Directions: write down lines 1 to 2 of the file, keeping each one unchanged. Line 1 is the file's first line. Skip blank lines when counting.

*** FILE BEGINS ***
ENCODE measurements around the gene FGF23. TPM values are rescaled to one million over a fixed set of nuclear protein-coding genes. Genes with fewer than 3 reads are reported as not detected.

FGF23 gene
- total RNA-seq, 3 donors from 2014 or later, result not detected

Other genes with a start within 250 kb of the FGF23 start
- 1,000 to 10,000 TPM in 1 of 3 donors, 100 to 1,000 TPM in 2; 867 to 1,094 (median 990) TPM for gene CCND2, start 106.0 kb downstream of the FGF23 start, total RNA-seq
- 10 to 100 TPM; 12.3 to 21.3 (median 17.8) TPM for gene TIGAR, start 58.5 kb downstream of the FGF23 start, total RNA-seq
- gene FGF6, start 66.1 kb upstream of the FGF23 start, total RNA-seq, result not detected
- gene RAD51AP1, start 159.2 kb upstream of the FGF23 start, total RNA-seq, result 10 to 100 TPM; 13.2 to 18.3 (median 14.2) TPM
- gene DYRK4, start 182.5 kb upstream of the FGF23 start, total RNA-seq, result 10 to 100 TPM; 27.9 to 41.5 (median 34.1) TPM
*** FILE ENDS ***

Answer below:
ENCODE measurements around the gene FGF23. TPM values are rescaled to one million over a fixed set of nuclear protein-coding genes. Genes with fewer than 3 reads are reported as not detected.

FGF23 gene